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4 pages/≈1100 words
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Article Critique
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Pre-emption, Deterrence, and Self-Defense (Article Critique Sample)


Select a scholarly journal article relevant to the course regarding the US national response to weapons of mass destruction (WMD) or the psychological impact of a WMD attack on the population. Then conduct an article review of that article. It must be related to the course or course materials. The intent is for students to do some external research away from the provided references and find an Article in the AMU/APUS Library.
Additionally, the review of the journal article is an evaluation of the article's strengths, weaknesses, and validity. It is used to inform of the article's value through your explanation, interpretation, and analysis. As you do this, ask the major questions that are central to the review process:

  1. What is the purpose of this article?
  2. Why is it important to investigate or examine the subject of the article?
  3. How are the authors carrying out the task? Are their methods and comments appropriate and adequate to the task?
  4. What do they claim to have found out? Are the findings clearly stated?
  5. How does this advance knowledge in the field?

Introduction (this will have a well-defined purpose statement in your intro paragraph that provides guidance to the reader about what you are going to cover in your paper)
Body (feel free to use sub-headings if necessary)
Conclusion (this wraps ups the key points of your work and brings your paper to a logical conclusion)


Article Critique


Article Critique

The purpose of the article critique is to examine an article titled “Pre-emption, Deterrence, and Self-Defense: A Legal and Historical Assessment” by Bart Szewczyk (2005). The paper specifically examines the claim by the author that the policy held by the United States that it has a right under international law to take part in pre-emptive use of force to prevent an errant state from the development of weapons of mass destruction (WMD), is unnecessary and therefore illegal under traditional international law of self-defense. An examination of this topic is important in order to ensure that other nations do engage in unlawful acts that might be punishable under international law.

In order to arrive at their conclusions, the authors examine the existing UN Security Council Resolutions on whether they support the mechanisms used by the United States to deal with terrorism. The author states that the National Security Strategy of the United States (NSS) uses the logic that normal states, such as India, Pakistan, and Israel, could be allowed to develop nuclear weapons since the possibility of using them against other nations that have nuclear capability is minimal. On the other hand, rogue states such as Iran, Iraq and North Korea, which the Bush Administration refers to the ‘Axis of Evil’ cannot be deterred. Due to this, the United States indicates that pre-emptive force should be used to bar such rogue nations from developing WMD that might be harmful to the United States. The author gives a systematic analysis of the happenings in the United States that led to the NSS resolution to use pre-emptive strikes (Szewczyk, 2005).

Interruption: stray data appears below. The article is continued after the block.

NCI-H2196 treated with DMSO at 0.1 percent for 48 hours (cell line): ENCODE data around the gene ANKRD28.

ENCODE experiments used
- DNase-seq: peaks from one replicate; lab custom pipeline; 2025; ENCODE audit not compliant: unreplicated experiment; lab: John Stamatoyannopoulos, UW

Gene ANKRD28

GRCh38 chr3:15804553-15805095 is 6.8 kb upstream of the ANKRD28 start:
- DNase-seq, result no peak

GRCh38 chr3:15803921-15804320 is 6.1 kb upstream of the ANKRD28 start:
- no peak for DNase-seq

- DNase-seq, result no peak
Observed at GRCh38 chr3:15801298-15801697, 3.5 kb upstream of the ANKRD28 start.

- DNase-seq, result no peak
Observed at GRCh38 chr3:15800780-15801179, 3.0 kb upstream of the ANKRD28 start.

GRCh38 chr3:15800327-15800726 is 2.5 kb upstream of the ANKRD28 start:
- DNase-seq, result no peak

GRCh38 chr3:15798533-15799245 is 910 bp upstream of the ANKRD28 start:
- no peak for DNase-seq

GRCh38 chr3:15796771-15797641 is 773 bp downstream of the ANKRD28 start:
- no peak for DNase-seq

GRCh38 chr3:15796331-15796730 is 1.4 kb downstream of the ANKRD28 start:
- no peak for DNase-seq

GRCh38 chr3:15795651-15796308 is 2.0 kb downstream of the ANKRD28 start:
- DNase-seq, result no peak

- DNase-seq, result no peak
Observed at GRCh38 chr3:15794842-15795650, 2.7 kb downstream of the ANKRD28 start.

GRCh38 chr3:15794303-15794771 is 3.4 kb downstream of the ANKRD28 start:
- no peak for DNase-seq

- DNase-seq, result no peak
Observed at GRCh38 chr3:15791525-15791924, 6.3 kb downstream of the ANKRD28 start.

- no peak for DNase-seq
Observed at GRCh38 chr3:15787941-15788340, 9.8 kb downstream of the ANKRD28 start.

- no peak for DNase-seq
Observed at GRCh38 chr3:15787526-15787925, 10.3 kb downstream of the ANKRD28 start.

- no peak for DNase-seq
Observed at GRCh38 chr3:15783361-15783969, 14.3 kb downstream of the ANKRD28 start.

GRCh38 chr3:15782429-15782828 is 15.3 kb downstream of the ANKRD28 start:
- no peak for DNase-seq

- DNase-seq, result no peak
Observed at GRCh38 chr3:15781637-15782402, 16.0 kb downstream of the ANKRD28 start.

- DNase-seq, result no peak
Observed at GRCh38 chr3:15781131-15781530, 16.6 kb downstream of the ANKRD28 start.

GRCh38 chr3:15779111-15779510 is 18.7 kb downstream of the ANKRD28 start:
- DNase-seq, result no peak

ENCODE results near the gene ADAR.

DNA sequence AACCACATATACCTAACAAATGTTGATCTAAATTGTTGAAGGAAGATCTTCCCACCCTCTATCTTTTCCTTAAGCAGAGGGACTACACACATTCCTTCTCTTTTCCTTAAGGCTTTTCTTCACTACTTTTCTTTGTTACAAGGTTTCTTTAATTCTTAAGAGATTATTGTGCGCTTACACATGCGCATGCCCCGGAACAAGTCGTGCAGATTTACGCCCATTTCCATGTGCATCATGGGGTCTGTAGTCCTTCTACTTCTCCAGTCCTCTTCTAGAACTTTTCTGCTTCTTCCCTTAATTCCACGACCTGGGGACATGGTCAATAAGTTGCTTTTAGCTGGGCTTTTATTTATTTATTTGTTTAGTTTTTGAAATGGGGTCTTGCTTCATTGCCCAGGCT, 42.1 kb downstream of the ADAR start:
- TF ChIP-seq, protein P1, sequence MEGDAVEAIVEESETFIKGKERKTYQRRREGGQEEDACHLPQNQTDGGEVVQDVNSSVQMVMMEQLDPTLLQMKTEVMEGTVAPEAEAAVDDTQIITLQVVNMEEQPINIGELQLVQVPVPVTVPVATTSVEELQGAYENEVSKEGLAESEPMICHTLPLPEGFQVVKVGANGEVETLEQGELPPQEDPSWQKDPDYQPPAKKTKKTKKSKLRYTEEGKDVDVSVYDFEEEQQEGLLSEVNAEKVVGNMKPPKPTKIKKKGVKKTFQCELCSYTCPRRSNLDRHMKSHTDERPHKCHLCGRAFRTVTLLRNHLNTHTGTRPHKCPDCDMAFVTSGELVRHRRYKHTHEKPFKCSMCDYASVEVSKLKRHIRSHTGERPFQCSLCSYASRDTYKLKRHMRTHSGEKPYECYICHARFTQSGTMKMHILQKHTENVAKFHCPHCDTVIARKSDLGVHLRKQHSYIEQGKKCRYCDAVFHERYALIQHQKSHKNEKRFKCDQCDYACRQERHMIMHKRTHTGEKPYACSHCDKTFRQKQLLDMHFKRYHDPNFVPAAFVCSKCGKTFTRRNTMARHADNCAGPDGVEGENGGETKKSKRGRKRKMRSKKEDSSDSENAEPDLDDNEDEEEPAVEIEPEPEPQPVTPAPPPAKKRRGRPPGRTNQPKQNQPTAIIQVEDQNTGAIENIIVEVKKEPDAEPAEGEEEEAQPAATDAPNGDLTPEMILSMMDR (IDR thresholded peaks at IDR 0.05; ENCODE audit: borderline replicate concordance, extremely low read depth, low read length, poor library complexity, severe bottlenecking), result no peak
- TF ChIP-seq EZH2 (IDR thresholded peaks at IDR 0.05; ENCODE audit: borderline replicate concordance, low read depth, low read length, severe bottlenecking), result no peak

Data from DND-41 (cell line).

The approach used by the author to get to his conclusions is commendable. Instead of merely relying on hearsay, the author relies on solid research to poke holes into the NSS resolutions. The article examines the NSS reference to the Cuban Missile Crisis is ironical. The author mentions the Cuban crisis made the two nations to realize that the possibility of preventing the use of nuclear weapons through deterrence is possible. Even though Cuba and the United States mused over the possibility of using pre-emptive strikes instead of deterrence against the United States, they concluded that this was not necessary and hence settled on deterrence. At that time, China was a rogue state that used the Mao Zedong rhetoric to deal with its perceived enemies. This was highly dangerous for the United States and its allies but the nation did not result to the use of pre-emptive strikes to deal with China since rhetoric was a highly effective measure. Even though the United States was justified to use any means to achieve its objective, it did not take this measure since there was enough evidence to prove that deterrence alone was enough to prevent rogue nations from engaging in terrorism (Taft & Buchwald, 2003).

The author relies on how the United States responded to China’s development of nuclear weapons to assess the legality of the proposed American doctrine of pre-emptive use of force to bar rogue states from developi

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